The truth about Guatemala. Before starting this adventure I did some research on what to expect in Guatemala as well as some things to do and what do I find, a bunch of posts about how amazing Guatemala is. How people went for a week and ended up spending a month. Hmmmmm, let me honestly break down what Guatemala truly is.
For starters $1 = 7.14 Quetzals (Q)
I was shocked when I first got to Guatemala about how things where so expensive. My first meal in Guatemala was believe it or not chicken wings (4 of them cut in half) and you wouldn’t believe the price, 40Q, which is about $5.75. Mind you these wings didn’t come with fries, shucks it barely came with ketchup. An order of French fries was 20Q.
Now, of course the street food was super cheap but I didn’t like the taste. Guatemala has a heavy corn influence so all their tortillas and all of their street food was of corn base. Mind you, I love love love corn on the cob and lose corn but I can’t get down with corn tortillas. 5 tacquitos was 15Q or if you are good at battering (not beating up the old lady but talking the price down) you can get it down to 10Q. A big piece of tamale with chicken in it was 10Q. If you like corn tortillas then the street food is for you. Therefore, you can eat for cheap with the street foods but if you are like me, your base is 35Q and upwards. In San Pedro I didn’t really find any street food but I did find a local restaurant that charged 35Q for tortillas, ‘soup’, and rice.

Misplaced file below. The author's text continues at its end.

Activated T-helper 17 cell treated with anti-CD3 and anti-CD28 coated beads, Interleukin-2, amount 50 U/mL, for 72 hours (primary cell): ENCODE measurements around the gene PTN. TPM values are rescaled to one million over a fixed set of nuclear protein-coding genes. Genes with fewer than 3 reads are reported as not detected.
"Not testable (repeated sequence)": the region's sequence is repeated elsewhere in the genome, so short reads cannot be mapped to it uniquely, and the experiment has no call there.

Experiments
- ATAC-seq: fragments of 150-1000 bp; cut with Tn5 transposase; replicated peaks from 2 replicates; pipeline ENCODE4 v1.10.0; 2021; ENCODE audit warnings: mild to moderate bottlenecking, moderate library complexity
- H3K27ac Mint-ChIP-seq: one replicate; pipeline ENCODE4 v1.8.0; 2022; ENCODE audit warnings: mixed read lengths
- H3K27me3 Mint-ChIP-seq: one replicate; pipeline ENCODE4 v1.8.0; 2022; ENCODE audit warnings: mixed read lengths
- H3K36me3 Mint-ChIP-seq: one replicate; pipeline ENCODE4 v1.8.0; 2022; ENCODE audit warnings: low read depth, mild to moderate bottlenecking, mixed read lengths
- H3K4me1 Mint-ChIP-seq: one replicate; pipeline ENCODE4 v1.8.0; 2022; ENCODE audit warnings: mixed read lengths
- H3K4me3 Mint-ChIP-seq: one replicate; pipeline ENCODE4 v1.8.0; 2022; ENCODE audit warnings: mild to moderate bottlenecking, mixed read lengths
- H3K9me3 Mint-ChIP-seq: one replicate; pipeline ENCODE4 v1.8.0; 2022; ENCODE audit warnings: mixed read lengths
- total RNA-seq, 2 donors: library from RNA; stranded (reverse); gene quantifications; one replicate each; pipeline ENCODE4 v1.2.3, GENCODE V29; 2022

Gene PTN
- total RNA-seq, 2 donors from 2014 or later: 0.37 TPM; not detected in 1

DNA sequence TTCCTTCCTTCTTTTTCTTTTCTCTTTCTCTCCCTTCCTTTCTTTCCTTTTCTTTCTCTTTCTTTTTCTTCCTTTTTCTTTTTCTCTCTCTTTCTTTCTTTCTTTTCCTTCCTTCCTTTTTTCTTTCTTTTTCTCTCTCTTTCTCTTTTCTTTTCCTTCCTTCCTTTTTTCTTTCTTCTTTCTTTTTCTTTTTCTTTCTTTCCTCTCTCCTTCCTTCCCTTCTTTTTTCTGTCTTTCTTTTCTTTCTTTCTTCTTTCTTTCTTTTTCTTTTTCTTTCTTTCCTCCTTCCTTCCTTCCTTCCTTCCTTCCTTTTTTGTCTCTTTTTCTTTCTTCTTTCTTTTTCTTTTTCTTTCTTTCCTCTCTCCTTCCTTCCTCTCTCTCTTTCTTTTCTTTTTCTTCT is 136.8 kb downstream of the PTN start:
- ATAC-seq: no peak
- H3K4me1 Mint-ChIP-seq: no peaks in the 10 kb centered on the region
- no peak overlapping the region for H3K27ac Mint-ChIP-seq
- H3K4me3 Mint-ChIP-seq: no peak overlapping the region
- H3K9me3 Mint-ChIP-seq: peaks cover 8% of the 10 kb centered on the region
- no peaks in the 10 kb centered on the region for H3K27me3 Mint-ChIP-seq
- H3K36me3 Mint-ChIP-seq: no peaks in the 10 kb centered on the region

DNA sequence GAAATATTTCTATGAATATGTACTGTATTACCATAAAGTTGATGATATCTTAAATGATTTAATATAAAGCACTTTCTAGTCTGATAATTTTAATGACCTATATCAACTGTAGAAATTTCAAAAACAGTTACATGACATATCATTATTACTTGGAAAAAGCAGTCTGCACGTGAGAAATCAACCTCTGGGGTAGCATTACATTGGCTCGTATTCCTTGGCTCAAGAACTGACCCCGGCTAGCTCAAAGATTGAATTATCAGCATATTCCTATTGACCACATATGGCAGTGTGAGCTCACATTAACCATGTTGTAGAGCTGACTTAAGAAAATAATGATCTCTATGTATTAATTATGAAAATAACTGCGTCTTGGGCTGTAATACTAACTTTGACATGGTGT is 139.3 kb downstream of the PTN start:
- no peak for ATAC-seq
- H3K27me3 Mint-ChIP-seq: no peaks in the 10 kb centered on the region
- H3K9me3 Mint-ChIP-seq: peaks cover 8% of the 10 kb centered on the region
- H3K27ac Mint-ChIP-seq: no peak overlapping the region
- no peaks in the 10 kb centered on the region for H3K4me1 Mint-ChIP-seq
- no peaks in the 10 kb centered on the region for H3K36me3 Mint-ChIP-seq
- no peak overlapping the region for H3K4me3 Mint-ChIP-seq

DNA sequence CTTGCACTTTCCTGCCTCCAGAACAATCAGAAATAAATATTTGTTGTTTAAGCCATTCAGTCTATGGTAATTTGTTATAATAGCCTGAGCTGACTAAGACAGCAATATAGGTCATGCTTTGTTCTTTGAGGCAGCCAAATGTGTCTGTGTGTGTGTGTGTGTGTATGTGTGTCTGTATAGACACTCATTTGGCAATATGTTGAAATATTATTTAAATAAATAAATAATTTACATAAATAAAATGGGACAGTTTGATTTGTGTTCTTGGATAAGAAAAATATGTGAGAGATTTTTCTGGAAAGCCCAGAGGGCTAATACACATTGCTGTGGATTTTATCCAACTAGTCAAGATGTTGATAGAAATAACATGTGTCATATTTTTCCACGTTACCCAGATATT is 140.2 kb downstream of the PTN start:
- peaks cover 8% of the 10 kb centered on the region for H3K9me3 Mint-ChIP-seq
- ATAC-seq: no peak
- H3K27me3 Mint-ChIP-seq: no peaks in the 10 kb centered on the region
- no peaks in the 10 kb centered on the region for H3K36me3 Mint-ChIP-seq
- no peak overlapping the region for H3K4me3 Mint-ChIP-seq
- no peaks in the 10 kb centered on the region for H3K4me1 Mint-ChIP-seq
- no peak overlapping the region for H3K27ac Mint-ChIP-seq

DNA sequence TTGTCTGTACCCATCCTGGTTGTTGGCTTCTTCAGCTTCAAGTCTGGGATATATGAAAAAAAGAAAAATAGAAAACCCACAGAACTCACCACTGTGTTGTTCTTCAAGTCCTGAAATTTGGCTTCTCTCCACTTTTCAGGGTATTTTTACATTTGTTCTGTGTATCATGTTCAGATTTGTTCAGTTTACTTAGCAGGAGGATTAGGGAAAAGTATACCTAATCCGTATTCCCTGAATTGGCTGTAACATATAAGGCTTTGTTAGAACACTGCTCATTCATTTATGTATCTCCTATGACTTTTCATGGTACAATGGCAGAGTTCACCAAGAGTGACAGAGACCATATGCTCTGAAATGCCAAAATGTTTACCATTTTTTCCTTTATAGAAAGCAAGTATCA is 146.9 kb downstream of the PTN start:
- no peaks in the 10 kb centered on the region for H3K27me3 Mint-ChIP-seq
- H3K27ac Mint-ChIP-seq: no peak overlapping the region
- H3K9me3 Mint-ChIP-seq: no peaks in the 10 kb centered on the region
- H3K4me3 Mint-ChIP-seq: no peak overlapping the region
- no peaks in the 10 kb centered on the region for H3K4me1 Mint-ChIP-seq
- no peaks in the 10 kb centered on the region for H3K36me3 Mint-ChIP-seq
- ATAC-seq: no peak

Local dish call Pepin
Now the bread is a different story. The bakeries in Guatemala are delicious and super cheap. My favorite from the bakery was ‘the stones’. Stones are a very dense bread/muffin/loaf made with banana and chocolate chips throughout. One stone was 2-2.50Q. A big slice of ‘pizza’ which is really a big piece of bread with sauce and veggies was 3Q. So you definitely can eat for cheap by getting meals from the bakery but that would be a whole lot of bread. Then again, all the walking and hiking you do in Guatemala you wouldn’t have to worry about putting any weight.
In terms of food, my budget was about 50Q a day. I would have one good meal and then food from the bakery. One downside I found was that most hostels in Guatemala had no kitchens so I wasn’t able to cut down cost by cooking my own meals.
Hiking is the main thing to do in Guatemala. If you are not into nature, walking, or getting bite up then Guatemala might not be for you. But if you are into that then there is an excursion and a difficulty level for everyone.